The contest was open to anyone in the area, except those who worked at the Capital Centre, as well as their families. Entrants were asked to send their submissions on postcards, one person and one idea per card, but were allowed to enter more than once, which is how the person who sent in 102 cards was able to do so. The prize was nothing to be sneezed at: the winner would be sent two season tickets allowing them into all NHL games at the Capital Centre during the 1974-1975 season. If more than one person sent in the winning name, then their names would be put in a hat, and a drawing would take place to determine who received the tickets.
The Washington Post writers, especially, had quite the amusing time keeping track of the good, the bad, and the groan-inducing entries. Suggestions such as the Puck-Ups, the Slapsticks, and the Caputs reflected a widely shared opinion that the new team would crash-and-burn on arrival. (In a decidedly gender-biased suggestion, one entrant wrote in that his choice, “the Girls,” reflected how badly he expected the new team to play). Those who enjoyed puns sent names such as the Capital Gains, the Belters, the Goal Diggers, the APEs (Abe Pollin Enterprises), the Tri-Stars (for D.C., Maryland, and Virginia), and the Pollin Bears. Others went in a more forceful direction, recommending the Stompers, the Cutthroats, the Killers, the Werewolves, or the Punishers. Still others proposed the Largo Lizards and the Beltway Bandits.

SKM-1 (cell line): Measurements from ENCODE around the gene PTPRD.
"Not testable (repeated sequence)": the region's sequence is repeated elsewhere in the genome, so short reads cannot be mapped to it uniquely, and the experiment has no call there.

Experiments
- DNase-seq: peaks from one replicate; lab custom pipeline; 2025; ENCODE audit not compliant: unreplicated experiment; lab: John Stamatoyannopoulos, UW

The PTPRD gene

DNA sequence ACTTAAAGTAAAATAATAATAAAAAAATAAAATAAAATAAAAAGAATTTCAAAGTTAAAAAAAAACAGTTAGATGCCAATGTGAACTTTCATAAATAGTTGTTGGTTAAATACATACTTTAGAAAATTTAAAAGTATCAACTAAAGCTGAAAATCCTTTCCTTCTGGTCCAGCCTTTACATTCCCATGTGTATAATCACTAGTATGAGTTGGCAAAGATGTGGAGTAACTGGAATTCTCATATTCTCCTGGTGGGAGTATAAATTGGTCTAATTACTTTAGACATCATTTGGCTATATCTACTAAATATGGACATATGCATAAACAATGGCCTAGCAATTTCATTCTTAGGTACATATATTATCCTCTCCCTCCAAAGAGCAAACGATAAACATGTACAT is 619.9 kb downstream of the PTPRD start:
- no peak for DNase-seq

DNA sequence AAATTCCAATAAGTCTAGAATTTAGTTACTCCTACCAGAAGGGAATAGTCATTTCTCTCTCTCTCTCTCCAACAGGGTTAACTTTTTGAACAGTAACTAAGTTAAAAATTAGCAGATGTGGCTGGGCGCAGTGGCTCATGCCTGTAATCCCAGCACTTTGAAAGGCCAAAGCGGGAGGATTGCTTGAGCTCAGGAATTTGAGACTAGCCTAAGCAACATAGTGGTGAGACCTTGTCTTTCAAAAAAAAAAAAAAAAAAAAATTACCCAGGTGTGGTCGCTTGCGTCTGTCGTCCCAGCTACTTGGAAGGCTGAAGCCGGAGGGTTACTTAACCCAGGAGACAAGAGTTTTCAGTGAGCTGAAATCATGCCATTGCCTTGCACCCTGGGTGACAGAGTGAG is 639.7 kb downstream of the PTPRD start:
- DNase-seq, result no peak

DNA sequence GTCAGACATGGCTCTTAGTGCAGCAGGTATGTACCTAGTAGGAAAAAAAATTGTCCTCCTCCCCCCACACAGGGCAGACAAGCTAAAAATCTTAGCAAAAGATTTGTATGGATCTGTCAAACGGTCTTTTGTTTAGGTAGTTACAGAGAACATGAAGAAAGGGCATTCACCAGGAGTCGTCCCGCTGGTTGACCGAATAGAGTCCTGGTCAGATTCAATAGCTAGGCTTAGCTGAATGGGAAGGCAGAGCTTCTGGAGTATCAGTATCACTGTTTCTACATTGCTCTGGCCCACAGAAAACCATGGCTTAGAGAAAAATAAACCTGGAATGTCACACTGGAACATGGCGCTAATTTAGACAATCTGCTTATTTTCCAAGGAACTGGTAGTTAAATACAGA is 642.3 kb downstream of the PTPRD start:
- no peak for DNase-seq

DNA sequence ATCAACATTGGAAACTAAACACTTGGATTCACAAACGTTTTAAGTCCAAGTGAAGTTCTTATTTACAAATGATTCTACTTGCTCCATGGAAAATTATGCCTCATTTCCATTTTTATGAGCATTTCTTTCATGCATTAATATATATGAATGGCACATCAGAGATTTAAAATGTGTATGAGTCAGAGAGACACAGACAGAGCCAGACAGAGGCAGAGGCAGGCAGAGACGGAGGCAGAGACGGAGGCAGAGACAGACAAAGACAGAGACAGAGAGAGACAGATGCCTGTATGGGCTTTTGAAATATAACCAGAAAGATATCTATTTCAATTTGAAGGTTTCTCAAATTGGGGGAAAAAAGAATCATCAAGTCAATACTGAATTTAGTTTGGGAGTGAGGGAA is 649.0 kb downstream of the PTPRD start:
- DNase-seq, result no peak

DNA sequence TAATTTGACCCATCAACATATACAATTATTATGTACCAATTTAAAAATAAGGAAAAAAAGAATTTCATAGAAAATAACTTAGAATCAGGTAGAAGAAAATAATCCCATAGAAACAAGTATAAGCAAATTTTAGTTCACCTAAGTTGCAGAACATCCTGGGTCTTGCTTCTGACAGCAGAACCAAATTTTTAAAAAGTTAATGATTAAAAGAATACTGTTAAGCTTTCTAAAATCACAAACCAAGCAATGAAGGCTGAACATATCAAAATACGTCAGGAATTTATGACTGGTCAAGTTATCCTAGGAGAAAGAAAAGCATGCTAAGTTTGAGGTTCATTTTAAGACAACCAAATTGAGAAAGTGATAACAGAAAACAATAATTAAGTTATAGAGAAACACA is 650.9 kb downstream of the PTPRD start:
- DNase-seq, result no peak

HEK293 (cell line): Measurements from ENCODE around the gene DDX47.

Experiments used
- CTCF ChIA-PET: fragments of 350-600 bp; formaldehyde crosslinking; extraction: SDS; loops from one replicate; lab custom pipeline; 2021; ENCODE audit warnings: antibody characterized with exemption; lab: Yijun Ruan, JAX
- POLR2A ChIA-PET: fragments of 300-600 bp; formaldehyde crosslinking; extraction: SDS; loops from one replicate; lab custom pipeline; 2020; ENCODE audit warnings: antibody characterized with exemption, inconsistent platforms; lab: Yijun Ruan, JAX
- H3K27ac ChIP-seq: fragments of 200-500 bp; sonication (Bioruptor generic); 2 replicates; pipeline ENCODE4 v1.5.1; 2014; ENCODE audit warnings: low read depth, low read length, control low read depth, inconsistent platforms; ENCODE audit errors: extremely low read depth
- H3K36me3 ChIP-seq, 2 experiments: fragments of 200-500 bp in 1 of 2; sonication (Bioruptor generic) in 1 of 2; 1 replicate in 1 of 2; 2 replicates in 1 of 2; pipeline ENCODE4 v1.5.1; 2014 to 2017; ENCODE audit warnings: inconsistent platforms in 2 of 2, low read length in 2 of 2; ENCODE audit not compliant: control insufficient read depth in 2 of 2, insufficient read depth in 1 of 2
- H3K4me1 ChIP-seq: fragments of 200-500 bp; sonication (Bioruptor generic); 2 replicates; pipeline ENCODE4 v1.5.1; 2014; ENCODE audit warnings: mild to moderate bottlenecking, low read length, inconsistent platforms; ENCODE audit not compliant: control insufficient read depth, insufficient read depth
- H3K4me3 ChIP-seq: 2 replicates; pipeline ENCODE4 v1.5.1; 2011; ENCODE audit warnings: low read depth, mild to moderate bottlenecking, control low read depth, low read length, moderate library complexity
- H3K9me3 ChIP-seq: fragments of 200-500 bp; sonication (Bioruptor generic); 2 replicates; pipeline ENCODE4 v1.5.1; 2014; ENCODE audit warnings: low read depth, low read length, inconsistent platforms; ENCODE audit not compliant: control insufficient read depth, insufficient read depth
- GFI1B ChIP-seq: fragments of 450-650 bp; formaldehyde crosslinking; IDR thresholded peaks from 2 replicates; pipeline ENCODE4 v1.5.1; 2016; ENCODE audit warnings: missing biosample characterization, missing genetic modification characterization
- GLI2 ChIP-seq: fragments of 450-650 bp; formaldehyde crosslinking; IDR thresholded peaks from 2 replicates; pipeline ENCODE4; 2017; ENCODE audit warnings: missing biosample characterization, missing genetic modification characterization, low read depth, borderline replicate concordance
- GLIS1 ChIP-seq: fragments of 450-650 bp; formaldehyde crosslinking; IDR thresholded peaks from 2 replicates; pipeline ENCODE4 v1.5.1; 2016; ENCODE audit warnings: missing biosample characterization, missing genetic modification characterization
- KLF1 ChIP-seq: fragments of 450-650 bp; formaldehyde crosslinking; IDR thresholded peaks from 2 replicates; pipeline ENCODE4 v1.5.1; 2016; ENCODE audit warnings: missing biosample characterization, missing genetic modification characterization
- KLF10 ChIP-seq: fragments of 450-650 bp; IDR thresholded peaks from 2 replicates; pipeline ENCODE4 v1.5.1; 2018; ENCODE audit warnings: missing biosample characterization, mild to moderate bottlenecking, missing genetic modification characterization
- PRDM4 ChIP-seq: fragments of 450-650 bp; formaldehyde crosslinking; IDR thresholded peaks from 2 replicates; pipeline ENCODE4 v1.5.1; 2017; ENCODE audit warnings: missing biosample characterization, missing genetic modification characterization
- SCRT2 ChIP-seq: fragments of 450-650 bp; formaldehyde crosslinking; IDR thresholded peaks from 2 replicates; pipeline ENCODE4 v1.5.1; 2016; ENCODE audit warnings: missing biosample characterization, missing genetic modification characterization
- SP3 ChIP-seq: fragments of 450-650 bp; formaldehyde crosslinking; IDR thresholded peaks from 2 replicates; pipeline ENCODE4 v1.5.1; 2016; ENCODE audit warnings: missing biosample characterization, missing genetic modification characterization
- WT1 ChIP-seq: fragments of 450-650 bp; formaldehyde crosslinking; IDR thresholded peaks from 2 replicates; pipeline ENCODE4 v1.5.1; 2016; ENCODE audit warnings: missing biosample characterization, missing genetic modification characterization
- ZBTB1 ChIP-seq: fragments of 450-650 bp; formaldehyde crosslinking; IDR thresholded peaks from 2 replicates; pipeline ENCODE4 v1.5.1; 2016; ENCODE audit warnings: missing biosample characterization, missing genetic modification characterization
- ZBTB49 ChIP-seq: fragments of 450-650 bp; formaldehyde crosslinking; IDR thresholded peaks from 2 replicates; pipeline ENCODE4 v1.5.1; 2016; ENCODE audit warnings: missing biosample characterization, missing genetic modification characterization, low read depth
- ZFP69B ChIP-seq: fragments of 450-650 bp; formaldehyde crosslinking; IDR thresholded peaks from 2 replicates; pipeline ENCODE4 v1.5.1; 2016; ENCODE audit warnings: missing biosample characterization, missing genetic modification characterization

The top three choices, however, after the first week or so, stayed fairly consistent. In first place was the Comets; the Pandas — a nod to recent “panda-monium” (a term coined by First Lady Pat Nixon) — were a strong second, especially among younger fans (though not with Post sportswriter George Minot, Jr., who called them “fat lay-abouts” and said that “considering their country of origin, their politics are suspect”); there was a tie for third between the Eagles (Minot objected to sharing a name with “an also-ran football team from Philadelphia”) and the Metros (“a misnomer,” he wrote; “there’s no subway line to Largo yet”).
For those following the contest’s progress, the highly anticipated announcement of the winner came on January 22, 1974…and the result was a shock to most. None of the frontrunners was chosen: instead, the name Abe Pollin pulled out of an envelope while standing rink-side in the new Capital Centre with his new players and a handful of journalists was the Washington Capitals. According to the Post, after he read the announcement, “Pollin had a smiling face, most others had fallen.”